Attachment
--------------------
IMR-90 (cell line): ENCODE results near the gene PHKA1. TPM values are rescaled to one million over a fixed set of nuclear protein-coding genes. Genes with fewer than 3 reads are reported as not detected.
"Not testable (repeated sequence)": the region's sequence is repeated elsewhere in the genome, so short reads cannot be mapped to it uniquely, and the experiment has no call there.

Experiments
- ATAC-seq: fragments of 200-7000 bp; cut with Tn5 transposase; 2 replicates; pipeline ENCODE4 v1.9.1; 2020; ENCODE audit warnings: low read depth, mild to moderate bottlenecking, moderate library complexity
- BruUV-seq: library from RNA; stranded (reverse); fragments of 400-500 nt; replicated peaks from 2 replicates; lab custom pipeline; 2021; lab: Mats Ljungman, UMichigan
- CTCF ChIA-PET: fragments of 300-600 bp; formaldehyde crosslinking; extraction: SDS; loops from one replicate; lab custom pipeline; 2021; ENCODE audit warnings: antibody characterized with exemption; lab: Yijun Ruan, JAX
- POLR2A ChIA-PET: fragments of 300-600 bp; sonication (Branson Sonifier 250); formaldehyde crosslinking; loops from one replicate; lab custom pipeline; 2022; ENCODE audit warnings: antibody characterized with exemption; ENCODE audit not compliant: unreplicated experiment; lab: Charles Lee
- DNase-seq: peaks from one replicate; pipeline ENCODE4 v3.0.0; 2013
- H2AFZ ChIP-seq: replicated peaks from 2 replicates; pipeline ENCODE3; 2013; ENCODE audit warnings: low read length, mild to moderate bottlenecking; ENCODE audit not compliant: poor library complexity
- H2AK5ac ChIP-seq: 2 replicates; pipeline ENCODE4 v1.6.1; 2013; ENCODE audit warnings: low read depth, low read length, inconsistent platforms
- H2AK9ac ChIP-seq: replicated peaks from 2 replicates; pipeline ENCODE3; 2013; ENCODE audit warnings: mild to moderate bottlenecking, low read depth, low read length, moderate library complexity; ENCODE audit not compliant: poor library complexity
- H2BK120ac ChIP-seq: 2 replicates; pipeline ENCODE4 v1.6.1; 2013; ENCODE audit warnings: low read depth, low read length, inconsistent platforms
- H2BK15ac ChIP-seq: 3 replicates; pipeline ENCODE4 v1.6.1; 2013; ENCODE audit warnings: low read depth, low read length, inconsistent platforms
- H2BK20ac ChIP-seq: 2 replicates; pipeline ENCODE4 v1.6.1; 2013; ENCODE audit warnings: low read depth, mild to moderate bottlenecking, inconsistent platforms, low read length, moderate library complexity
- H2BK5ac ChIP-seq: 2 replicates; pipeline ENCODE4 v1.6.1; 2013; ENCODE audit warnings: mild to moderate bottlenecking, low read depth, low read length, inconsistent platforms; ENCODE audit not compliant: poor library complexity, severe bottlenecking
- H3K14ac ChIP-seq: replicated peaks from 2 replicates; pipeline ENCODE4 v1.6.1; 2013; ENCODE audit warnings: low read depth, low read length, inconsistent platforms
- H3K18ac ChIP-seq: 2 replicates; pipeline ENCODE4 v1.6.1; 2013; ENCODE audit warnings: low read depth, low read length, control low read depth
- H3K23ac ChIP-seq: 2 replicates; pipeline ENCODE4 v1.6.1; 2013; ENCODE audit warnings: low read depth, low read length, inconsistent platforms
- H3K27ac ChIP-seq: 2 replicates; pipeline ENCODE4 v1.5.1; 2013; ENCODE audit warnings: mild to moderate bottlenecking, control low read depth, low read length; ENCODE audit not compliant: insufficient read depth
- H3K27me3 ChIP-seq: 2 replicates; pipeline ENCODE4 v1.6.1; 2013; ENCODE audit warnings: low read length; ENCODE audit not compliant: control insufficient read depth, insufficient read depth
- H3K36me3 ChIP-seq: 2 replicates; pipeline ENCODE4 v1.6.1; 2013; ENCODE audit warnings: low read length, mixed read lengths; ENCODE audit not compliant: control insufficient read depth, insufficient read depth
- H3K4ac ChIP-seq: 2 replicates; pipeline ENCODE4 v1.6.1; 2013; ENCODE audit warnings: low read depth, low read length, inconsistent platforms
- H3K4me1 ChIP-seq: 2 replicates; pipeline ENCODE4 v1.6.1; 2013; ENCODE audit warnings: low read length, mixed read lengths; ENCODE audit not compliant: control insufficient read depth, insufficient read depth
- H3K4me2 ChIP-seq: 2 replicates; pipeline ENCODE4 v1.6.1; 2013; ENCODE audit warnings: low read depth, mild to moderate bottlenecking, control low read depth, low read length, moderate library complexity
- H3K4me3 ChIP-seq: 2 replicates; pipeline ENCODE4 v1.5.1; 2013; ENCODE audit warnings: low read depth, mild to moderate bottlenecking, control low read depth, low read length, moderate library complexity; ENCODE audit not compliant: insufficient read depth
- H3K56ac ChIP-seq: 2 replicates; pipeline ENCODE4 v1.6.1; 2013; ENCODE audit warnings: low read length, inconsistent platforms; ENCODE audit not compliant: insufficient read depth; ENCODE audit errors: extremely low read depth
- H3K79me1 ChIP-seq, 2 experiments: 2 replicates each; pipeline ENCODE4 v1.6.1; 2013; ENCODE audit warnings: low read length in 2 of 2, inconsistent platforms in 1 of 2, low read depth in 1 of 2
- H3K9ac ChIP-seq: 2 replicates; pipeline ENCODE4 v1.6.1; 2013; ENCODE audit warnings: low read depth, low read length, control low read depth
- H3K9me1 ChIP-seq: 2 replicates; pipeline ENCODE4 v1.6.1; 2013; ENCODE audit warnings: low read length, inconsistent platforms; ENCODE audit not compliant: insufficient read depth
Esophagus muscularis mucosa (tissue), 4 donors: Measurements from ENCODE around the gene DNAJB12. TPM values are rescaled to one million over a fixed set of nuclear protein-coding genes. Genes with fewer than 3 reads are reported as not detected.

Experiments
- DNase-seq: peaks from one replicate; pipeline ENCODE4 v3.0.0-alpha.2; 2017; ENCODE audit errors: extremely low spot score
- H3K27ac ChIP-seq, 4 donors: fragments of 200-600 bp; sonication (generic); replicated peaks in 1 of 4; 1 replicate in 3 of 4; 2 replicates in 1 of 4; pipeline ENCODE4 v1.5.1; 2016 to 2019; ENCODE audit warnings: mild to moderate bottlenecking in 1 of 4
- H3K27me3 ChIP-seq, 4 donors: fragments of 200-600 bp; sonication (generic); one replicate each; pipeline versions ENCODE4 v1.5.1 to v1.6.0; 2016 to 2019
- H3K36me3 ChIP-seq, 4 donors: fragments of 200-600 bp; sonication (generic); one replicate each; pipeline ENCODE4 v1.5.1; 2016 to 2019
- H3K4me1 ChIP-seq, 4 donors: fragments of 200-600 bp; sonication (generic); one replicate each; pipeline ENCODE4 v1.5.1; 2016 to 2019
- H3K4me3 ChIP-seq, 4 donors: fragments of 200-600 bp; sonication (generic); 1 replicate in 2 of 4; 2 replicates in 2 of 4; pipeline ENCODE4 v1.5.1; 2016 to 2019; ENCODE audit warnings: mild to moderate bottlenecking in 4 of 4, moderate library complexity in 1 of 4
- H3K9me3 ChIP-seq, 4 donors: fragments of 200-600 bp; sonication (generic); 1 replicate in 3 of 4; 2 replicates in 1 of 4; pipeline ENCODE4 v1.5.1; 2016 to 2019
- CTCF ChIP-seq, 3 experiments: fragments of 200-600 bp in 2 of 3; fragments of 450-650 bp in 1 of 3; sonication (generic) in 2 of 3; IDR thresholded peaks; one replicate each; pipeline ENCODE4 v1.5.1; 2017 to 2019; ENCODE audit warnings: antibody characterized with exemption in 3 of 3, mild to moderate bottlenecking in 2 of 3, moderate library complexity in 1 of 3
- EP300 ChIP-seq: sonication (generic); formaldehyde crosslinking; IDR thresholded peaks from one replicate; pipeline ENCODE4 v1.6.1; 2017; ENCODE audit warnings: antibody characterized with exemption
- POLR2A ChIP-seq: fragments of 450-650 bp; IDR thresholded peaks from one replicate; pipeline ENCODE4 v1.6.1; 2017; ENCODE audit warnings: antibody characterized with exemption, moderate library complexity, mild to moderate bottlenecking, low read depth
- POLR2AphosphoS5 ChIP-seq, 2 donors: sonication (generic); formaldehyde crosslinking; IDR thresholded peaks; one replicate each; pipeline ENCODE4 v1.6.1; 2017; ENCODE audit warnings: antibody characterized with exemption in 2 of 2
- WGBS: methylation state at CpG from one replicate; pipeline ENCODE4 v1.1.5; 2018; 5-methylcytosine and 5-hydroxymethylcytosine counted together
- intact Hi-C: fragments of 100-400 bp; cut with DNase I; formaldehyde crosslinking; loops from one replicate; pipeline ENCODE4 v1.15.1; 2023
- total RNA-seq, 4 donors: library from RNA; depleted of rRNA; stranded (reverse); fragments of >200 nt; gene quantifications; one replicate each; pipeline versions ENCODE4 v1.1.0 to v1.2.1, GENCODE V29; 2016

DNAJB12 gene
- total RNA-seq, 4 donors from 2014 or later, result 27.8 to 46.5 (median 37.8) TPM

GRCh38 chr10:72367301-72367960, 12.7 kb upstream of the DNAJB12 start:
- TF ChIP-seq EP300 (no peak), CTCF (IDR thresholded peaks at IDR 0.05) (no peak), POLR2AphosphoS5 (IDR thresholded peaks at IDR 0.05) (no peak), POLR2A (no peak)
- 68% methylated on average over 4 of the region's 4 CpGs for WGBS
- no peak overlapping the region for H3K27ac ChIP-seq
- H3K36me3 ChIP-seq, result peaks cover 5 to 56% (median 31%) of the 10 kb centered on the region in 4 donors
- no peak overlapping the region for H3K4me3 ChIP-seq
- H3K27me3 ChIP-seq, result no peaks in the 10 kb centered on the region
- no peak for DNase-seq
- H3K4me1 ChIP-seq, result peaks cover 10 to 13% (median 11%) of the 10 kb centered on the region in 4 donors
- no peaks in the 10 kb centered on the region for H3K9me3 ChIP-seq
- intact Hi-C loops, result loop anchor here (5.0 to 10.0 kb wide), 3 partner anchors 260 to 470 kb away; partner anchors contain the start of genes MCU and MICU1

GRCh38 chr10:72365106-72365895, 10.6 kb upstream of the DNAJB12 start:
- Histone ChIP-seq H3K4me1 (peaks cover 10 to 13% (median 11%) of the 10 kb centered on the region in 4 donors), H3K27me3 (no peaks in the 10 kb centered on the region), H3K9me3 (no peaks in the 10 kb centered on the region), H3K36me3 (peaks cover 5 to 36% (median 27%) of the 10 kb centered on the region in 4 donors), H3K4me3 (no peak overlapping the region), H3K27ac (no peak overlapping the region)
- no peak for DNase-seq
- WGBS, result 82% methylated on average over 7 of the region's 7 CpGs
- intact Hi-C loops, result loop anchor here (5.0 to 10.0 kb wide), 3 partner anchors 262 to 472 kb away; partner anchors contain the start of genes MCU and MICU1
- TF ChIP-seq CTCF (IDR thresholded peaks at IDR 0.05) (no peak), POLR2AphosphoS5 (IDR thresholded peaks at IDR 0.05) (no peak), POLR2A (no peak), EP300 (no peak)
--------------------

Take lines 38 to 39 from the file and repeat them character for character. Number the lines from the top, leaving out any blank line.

- H3K9me3 ChIP-seq, 4 donors: fragments of 200-600 bp; sonication (generic); 1 replicate in 3 of 4; 2 replicates in 1 of 4; pipeline ENCODE4 v1.5.1; 2016 to 2019
- CTCF ChIP-seq, 3 experiments: fragments of 200-600 bp in 2 of 3; fragments of 450-650 bp in 1 of 3; sonication (generic) in 2 of 3; IDR thresholded peaks; one replicate each; pipeline ENCODE4 v1.5.1; 2017 to 2019; ENCODE audit warnings: antibody characterized with exemption in 3 of 3, mild to moderate bottlenecking in 2 of 3, moderate library complexity in 1 of 3